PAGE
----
The Internet is widely considered to have come into existence on January 1, 1983. It was the first date that computer networks were able to communicate and share information with each other.
Nearly twenty years later, the dotcom bubble burst, causing many tech firms along with their stock values to collapse overnight. Although it seems long ago, it’s important to understand the turn of events, as the epic crash continues to offer lasting lessons that founders and investors can live by today. The first lesson centers on being wary of speculation and chasing fads, as investors were quick to flock to buzzy startups with tons of investment capital (about $30 billion a quarter, to be exact). These tech companies rushed to go public in order to raise more money, but without a sound business plan or strategy for turning a profit.
Some companies, like Intel, Amazon, Ebay, Priceline and Cisco recovered and continue to exist. But a record number of companies–most notably, AOL Time Warner–were left in ruins.
But the dotcom crash wasn’t the end of the industry, but rather a recalibration phase. Web technology has since boomed and proliferated–and a number of advancements along the way have taken down the many barriers to entry for aspiring entrepreneurs. Here are just some of the most historic turning points:
It all starts with access to the Internet. A record number of people have access to the Internet today. In 2000, just half of American households had access. Today, that figure exceeds 90%.
In addition to the expansion of broadband access, the mobilization of the web via cellphones has also transformed the industry. In the early 2000s, there were 740 million cell phone accounts worldwide. Two decades later, that number has surpassed 8 billion.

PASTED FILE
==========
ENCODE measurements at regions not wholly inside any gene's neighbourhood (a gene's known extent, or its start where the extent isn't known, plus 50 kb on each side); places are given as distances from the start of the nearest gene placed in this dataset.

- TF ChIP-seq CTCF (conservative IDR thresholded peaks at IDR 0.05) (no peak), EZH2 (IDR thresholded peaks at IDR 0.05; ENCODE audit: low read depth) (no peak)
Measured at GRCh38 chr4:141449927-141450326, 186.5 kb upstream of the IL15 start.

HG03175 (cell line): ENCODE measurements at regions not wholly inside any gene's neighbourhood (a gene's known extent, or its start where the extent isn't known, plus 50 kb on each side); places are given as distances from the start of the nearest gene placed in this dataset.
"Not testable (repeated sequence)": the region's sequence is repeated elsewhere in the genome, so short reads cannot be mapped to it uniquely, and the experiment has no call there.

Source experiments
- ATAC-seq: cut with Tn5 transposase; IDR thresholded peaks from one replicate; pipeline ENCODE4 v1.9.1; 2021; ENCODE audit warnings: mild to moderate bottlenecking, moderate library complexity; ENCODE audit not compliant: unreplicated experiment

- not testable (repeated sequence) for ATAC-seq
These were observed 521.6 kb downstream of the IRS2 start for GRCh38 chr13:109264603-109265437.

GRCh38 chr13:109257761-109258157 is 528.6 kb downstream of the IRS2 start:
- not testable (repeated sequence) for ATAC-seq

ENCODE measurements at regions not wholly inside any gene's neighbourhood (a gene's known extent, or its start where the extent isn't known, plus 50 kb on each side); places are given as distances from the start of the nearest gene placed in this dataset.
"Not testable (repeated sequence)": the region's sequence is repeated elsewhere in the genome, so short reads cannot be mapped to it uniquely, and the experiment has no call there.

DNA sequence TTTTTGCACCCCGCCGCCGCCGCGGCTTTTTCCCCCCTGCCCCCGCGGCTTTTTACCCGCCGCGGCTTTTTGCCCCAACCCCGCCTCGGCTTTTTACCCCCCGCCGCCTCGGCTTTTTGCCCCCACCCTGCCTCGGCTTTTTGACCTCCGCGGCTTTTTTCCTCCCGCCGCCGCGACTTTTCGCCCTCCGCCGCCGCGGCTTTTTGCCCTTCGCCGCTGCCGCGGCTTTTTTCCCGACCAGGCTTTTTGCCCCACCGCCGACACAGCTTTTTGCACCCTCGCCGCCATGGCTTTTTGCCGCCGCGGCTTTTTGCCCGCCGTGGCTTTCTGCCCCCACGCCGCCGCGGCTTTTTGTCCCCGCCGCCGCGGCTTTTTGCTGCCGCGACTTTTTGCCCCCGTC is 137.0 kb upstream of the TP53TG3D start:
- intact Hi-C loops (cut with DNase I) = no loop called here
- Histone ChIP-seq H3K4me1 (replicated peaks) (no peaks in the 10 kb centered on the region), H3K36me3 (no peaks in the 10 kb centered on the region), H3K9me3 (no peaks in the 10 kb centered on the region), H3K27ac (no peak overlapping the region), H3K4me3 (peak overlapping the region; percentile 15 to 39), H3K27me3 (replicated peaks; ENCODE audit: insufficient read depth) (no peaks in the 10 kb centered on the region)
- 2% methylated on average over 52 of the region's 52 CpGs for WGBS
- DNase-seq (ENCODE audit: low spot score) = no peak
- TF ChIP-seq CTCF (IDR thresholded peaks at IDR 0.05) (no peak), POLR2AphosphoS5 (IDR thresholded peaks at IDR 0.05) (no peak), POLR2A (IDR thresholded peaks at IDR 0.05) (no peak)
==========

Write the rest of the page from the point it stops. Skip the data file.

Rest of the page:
Companies like Apple meanwhile spurred a revolution in personal and portable technology, staring with the iPod in 2001, then the iPhone. These milestones have not only disrupted the industry, but affects our daily lifestyles and how businesses both big and small operate.
The Internet would go from a means of sharing information and communication, to a means of selling products and services, leading to the popularity of (direct-to-consumer) DTC online brands. At first, only well-funded tech startups had the power (and capital) to build an impressive online presence, allowing such companies to reach customers on a national and global scale. While Amazon and Ebay led the way as Internet marketplaces, more specialized direct-to-consumer startups like Warby Parker, Dollar Shave Club and Rent the Runway came about. Social media networks and advancements in the digital ad world, like Facebook and Google Ads, helped the ventures instantly reach their target audiences, allowing for rapid scale.
Soon after, the concept of creating a product line and selling straight to consumers, without the help of a major department or chain store, would trickle down to the small business owner. The launch of alternative top-level domains–such as .US, .Co and .Biz–gave local businesses or nonprofits to power to launch online under their own terms. These TLDs meant they needn’t spend extraordinary amounts on a given traditional website address. The rise of the .US domain was a special game changer for US entrepreneurs as it became an online destination of choice for anyone with an idea to share, a cause to champion, or a business to promote. It created an online destination for anyone to share their story, think globally and connect locally.
Since its inception, crash and rebuild, the Internet has undergone many turning points. But with innovations like the .US domain, it seems to be generally headed in the right direction, creating more opportunities to participate in the innovation and entrepreneurship economy.
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